The Lady No Longer in Waiting; Angela Merkel Knows What Germany Must Do
Byline: Suzanne Fields, THE WASHINGTON TIMES
George W. Bush has a way with the ladies. You could ask Condi, Karen, Harriet (and of course Laura). Now another fraulein has sauntered onto the scene, looking for extra public (and private) courting. The new interest is Angela Merkel, who is about to be the first woman chancellor of Germany. Foreign women, as any good old boy could tell you, aren't always as easy to impress as one of the locals. They not only play hard to get, but they've got other men eager to fill in their dance cards.
Frau Merkel follows Chancellor Gerhard Schroeder, who was downright hostile to the president, encouraging a "special relationship" with Russian President Vladimir Putin while indulging frequent insults aimed at Washington. The new chancellor can change all that. But it won't be easy.
Three weeks after the inconclusive German election, often compared to the U.S. presidential election of 2000 because it, too, went into overtime, Angela Merkel emerged with a Mona Lisa smirk.
With Gerhard Schroeder finally out of a spotlight he monopolized for seven years, she moves into her own special place in the television lights. At the press conference where she announced the deal that would make her chancellor, she enjoyed an aura of Cinderella, a woman who needs no glass slipper to dance among the bits of glass that showered from the ceiling that she shattered. But she had to hurry through the brief moment of euphoria. At midnight the carriage, just like Cinderella's, turned into a pumpkin, and the snow-white horses became mice scurrying across the landscape where friend and foe began taking potshots. The "grand coalition" sounded more like a grand-standing coalition. If Leni Reifenstahl had made this movie she would have called it the "Triumph of the Weak." The new chancellor had to barter away eight important ministries to her rival party, including the two most crucial of all, foreign affairs and finance.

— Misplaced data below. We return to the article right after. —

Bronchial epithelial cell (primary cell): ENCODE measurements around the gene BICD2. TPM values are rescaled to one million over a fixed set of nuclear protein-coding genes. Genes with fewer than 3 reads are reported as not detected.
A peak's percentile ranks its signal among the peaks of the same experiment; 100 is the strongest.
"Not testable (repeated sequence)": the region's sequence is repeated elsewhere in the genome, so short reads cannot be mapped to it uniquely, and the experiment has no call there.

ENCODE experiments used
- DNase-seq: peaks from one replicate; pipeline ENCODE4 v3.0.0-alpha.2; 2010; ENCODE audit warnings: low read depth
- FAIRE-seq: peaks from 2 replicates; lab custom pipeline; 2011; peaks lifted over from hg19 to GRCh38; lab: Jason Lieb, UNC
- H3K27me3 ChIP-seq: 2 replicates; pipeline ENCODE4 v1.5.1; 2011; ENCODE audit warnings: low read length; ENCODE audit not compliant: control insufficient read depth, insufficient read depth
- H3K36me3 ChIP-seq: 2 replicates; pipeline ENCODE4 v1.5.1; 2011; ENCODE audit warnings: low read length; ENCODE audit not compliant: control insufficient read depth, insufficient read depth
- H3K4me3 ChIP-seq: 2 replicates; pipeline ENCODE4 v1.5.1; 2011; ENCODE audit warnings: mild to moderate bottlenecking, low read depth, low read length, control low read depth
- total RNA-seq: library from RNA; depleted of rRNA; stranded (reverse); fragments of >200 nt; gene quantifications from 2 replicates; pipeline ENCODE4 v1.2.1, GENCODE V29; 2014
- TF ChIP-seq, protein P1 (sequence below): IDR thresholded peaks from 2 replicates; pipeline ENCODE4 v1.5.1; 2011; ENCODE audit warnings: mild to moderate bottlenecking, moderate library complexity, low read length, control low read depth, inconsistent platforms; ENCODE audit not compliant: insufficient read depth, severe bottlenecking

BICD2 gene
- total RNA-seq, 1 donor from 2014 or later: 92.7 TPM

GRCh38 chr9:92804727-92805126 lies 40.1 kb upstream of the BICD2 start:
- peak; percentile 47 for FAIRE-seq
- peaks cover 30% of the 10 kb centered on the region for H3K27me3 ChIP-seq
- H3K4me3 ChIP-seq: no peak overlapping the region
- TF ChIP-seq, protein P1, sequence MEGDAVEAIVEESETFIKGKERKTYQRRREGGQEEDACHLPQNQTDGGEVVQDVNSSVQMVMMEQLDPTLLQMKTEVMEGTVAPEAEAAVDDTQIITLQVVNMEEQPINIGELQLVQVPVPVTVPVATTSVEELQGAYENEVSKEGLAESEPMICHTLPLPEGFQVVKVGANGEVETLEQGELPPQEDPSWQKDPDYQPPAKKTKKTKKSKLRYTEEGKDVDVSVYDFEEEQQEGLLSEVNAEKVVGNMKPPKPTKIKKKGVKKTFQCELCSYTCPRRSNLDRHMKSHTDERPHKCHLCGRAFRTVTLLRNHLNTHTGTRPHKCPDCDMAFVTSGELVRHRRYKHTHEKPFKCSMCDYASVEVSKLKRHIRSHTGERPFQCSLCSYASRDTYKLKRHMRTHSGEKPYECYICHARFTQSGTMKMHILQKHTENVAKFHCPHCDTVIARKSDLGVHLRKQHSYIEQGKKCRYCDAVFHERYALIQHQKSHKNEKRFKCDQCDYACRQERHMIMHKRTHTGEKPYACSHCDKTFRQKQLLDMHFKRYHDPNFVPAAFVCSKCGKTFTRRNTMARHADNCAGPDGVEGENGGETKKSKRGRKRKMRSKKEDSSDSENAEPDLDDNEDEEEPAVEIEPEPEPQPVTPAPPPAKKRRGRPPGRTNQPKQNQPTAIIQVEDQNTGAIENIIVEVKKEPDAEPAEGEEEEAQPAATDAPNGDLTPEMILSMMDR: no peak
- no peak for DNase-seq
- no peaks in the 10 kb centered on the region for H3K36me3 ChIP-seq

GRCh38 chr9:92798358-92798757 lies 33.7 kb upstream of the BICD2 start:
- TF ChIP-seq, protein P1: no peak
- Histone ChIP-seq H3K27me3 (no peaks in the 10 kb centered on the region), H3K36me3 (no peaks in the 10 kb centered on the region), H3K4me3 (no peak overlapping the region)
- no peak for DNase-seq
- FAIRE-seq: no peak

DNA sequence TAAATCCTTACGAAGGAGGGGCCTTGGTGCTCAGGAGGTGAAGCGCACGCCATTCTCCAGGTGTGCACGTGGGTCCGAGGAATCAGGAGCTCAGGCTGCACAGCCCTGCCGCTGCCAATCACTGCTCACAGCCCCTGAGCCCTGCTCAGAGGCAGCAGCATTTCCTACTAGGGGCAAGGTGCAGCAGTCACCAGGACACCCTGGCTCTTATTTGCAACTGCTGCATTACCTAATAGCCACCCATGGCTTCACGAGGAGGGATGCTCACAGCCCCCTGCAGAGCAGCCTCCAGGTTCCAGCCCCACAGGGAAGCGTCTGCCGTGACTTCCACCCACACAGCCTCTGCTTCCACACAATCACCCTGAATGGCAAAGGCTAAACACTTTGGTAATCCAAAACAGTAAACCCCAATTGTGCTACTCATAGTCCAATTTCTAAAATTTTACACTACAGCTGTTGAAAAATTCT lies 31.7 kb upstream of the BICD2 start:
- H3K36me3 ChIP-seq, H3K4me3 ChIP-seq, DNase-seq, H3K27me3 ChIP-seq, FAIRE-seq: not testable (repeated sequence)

But if optimism isn't the proper mood of the moment, neither is pessimism, especially when we consider Germany's relationship with the United States. The coalition partners expect a correction course in the relationship with Russia that Herr Schroeder fashioned at American expense. Though Mrs. Merkel won't send troops to Iraq to participate in a war exceedingly unpopular with the Germans, she will no doubt smooth some of those feathers Herr Schroeder took such delight in ruffling.
"We are against a special relationship with Russia," says Wolfgang Schaeuble, the conservative party's senior foreign policy spokesman, who is slated to be interior minister in the new cabinet. …